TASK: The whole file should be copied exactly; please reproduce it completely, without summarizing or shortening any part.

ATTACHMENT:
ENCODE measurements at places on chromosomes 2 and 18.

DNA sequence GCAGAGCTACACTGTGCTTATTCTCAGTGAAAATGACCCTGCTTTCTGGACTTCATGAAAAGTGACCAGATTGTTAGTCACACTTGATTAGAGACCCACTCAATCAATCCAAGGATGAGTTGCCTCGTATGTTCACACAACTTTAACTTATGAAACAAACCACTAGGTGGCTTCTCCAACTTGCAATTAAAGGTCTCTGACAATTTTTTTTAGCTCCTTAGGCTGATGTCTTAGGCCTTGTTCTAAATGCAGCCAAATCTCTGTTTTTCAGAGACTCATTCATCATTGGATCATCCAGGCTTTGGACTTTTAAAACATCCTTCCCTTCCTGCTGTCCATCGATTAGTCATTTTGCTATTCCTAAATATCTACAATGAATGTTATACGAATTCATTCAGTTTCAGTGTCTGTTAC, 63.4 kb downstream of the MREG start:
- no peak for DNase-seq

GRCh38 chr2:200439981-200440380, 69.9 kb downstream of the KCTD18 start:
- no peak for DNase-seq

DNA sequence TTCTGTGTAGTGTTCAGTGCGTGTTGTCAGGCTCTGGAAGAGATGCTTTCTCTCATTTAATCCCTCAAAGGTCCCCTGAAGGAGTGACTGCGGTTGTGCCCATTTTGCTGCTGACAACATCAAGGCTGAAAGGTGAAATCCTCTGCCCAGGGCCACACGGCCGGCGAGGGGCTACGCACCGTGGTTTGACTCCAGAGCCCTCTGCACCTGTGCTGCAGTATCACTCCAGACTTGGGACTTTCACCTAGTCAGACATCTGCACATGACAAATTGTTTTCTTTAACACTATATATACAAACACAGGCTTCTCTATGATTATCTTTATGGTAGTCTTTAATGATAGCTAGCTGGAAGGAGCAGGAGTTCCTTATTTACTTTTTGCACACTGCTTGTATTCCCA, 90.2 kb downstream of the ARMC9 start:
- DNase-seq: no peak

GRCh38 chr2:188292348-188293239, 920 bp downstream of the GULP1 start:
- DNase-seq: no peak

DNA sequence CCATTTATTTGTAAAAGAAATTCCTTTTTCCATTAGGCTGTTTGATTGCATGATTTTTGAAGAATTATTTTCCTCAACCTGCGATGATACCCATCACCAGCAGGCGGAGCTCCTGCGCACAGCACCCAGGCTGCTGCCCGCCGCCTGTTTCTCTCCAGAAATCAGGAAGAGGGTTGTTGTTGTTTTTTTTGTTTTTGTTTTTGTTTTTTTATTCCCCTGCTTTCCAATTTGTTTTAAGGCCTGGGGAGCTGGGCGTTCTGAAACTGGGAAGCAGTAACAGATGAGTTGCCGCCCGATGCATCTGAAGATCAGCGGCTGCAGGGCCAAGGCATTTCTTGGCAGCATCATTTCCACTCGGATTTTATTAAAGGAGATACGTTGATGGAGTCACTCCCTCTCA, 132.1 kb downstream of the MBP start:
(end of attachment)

ENCODE measurements at places on chromosomes 2 and 18.

DNA sequence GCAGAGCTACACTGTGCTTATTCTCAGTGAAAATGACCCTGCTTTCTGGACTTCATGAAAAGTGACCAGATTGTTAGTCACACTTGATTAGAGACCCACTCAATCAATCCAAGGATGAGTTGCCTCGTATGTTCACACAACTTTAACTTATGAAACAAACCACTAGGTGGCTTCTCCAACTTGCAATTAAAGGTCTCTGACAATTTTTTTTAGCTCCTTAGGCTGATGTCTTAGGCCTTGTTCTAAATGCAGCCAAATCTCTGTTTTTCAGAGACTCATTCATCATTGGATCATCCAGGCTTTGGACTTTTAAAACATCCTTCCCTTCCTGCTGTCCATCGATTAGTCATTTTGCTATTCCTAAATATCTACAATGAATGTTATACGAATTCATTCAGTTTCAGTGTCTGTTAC, 63.4 kb downstream of the MREG start:
- no peak for DNase-seq

GRCh38 chr2:200439981-200440380, 69.9 kb downstream of the KCTD18 start:
- no peak for DNase-seq

DNA sequence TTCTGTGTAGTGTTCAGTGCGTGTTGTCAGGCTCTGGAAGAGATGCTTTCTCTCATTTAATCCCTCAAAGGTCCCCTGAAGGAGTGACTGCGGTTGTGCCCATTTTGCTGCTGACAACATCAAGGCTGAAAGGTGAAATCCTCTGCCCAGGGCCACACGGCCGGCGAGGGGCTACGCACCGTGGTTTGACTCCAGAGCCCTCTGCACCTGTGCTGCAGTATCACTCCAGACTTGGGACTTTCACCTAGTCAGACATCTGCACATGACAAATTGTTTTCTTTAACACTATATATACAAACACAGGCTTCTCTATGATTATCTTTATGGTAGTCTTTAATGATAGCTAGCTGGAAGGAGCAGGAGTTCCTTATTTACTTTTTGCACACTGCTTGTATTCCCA, 90.2 kb downstream of the ARMC9 start:
- DNase-seq: no peak

GRCh38 chr2:188292348-188293239, 920 bp downstream of the GULP1 start:
- DNase-seq: no peak

DNA sequence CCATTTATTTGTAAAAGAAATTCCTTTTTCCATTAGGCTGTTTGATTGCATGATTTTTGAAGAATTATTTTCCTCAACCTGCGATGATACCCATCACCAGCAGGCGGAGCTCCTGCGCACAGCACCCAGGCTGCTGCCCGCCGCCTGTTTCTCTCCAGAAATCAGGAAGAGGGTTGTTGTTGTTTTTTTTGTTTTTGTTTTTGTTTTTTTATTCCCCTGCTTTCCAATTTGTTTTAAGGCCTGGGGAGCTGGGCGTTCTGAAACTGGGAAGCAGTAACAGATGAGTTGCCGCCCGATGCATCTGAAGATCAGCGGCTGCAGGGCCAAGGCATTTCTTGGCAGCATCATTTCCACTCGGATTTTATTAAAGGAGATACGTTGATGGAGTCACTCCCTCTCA, 132.1 kb downstream of the MBP start: